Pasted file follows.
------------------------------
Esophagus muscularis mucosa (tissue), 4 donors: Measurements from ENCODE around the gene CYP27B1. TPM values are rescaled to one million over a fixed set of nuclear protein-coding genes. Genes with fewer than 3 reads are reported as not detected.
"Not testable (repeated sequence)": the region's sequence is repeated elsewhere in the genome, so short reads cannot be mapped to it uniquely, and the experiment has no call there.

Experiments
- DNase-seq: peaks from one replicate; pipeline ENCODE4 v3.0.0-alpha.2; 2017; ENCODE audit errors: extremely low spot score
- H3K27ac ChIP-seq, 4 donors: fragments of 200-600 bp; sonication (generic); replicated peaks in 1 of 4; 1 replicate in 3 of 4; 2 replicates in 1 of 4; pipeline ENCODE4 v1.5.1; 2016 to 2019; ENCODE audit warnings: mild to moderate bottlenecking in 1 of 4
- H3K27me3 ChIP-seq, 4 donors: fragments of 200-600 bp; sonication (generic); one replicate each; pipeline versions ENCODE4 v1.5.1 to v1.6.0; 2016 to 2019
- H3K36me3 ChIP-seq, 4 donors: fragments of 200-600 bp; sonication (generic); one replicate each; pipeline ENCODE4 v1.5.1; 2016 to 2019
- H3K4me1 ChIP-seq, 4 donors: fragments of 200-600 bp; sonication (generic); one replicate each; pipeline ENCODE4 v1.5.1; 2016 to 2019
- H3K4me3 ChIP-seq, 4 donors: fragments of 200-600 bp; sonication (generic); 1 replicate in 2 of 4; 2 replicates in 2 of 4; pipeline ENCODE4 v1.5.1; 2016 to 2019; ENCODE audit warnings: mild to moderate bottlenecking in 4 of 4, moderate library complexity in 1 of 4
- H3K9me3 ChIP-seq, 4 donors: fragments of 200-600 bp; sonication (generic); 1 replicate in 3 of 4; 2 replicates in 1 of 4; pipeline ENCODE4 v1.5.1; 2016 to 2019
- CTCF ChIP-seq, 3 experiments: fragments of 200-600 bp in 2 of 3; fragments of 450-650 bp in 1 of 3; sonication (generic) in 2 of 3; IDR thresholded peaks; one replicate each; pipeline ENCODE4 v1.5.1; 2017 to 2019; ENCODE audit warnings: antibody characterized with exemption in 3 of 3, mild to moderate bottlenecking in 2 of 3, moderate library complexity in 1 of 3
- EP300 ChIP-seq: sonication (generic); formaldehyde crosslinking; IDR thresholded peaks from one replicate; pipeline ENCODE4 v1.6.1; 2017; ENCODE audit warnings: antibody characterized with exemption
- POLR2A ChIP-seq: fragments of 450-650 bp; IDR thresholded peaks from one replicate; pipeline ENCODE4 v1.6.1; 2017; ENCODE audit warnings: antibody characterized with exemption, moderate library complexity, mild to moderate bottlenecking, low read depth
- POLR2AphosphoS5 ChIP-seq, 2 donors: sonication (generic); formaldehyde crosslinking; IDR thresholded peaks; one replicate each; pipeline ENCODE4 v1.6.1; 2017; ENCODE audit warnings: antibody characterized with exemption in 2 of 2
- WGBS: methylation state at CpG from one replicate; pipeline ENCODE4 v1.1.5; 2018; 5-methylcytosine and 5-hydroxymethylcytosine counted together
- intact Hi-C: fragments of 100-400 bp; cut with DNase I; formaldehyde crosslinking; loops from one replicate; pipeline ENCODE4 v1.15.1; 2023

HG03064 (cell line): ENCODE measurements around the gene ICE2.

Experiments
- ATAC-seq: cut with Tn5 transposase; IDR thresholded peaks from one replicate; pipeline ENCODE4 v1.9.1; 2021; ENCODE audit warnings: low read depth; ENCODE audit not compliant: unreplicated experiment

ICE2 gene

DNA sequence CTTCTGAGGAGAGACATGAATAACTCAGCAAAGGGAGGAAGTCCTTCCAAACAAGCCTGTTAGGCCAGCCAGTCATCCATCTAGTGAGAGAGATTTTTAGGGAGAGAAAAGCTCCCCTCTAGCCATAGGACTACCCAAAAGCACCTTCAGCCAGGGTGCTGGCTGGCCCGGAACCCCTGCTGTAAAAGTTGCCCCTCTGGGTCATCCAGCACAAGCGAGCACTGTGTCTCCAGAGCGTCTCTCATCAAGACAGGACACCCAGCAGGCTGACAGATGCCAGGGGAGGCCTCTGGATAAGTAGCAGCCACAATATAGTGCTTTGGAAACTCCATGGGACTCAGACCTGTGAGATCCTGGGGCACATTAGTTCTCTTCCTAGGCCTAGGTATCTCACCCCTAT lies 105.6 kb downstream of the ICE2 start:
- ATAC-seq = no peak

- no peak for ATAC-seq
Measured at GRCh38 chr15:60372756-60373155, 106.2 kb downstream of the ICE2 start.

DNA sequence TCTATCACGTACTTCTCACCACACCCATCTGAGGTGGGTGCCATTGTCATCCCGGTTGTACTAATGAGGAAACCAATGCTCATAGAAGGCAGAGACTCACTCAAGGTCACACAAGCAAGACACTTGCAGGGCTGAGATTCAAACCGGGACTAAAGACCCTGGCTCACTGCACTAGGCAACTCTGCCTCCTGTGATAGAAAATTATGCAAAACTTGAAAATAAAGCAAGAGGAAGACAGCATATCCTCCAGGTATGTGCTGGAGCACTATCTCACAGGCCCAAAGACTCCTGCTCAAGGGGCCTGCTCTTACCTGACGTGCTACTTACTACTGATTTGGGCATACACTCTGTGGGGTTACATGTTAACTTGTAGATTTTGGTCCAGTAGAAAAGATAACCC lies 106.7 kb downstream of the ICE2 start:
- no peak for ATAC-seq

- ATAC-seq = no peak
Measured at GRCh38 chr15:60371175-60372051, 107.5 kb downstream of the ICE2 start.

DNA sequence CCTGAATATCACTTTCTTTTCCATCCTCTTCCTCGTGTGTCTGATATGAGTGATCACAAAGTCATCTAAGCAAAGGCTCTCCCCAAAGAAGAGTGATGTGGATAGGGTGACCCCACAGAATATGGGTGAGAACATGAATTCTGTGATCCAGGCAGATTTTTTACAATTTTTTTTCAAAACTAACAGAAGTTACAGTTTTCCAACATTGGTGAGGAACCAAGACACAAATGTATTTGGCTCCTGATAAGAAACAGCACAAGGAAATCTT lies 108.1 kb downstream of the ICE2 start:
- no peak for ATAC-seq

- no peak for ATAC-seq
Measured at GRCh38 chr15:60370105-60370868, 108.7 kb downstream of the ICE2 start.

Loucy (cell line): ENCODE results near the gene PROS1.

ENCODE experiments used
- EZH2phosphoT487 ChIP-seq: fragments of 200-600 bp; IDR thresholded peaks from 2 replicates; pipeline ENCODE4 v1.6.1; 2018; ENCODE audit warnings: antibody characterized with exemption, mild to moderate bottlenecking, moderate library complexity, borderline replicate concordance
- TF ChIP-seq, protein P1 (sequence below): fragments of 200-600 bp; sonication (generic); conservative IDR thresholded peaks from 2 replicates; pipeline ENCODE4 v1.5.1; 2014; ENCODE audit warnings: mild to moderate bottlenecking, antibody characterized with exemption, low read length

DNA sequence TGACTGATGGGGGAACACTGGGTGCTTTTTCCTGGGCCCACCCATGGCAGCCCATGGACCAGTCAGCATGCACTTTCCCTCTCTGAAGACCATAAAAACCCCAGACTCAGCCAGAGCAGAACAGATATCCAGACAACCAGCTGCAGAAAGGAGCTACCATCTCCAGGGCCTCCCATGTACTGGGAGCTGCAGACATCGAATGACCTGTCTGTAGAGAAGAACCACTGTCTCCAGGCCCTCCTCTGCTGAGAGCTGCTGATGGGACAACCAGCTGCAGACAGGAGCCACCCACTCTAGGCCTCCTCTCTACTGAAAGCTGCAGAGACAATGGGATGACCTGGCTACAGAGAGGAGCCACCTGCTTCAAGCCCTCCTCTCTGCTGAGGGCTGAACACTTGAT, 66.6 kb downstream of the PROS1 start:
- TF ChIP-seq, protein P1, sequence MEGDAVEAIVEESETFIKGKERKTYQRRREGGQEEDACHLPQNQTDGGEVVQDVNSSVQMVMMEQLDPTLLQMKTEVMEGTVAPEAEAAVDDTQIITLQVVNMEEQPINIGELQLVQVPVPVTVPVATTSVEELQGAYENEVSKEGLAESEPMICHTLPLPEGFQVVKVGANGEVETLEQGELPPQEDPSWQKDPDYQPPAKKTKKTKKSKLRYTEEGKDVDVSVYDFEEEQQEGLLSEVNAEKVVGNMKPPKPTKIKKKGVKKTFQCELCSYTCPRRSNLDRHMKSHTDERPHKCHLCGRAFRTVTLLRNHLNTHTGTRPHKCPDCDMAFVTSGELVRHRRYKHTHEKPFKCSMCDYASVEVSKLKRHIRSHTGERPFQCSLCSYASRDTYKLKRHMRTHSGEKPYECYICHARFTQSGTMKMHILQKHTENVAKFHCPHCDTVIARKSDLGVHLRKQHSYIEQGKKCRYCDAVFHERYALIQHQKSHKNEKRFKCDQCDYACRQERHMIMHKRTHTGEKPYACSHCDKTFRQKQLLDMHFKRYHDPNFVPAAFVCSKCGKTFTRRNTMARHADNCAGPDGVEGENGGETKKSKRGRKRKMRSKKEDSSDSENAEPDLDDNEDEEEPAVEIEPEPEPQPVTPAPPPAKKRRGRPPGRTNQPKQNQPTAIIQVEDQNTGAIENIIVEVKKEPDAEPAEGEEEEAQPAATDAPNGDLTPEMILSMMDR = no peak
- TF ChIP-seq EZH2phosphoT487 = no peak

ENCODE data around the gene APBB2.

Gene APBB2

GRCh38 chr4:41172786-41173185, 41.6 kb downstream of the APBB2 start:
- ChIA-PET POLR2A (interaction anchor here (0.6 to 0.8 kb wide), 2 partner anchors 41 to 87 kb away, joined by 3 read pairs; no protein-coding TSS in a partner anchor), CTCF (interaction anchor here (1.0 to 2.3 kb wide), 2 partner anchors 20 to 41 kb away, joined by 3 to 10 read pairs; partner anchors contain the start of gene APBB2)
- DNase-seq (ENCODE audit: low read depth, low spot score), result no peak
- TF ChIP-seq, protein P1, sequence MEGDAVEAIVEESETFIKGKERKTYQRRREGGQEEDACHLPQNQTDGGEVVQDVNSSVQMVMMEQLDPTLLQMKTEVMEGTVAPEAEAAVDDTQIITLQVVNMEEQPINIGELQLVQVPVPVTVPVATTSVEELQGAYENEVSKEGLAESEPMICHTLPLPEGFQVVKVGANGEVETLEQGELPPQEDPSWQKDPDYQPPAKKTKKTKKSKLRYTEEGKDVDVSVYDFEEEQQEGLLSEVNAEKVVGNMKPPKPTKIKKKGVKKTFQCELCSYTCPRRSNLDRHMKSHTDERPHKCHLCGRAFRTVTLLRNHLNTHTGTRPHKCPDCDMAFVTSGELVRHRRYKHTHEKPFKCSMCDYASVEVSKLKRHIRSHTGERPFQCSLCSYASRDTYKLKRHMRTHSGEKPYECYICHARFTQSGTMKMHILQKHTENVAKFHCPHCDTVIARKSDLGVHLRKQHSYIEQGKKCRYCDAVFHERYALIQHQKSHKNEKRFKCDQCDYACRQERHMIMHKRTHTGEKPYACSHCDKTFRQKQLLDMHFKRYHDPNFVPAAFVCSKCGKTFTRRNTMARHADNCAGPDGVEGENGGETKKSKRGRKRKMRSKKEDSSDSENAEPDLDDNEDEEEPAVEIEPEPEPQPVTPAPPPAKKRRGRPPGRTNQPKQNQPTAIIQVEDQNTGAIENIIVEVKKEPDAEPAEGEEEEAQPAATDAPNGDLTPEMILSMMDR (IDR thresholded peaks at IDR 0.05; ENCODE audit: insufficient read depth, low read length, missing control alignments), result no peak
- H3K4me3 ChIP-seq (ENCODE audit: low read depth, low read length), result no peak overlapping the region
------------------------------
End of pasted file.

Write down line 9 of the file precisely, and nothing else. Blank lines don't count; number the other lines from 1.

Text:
- H3K4me3 ChIP-seq, 4 donors: fragments of 200-600 bp; sonication (generic); 1 replicate in 2 of 4; 2 replicates in 2 of 4; pipeline ENCODE4 v1.5.1; 2016 to 2019; ENCODE audit warnings: mild to moderate bottlenecking in 4 of 4, moderate library complexity in 1 of 4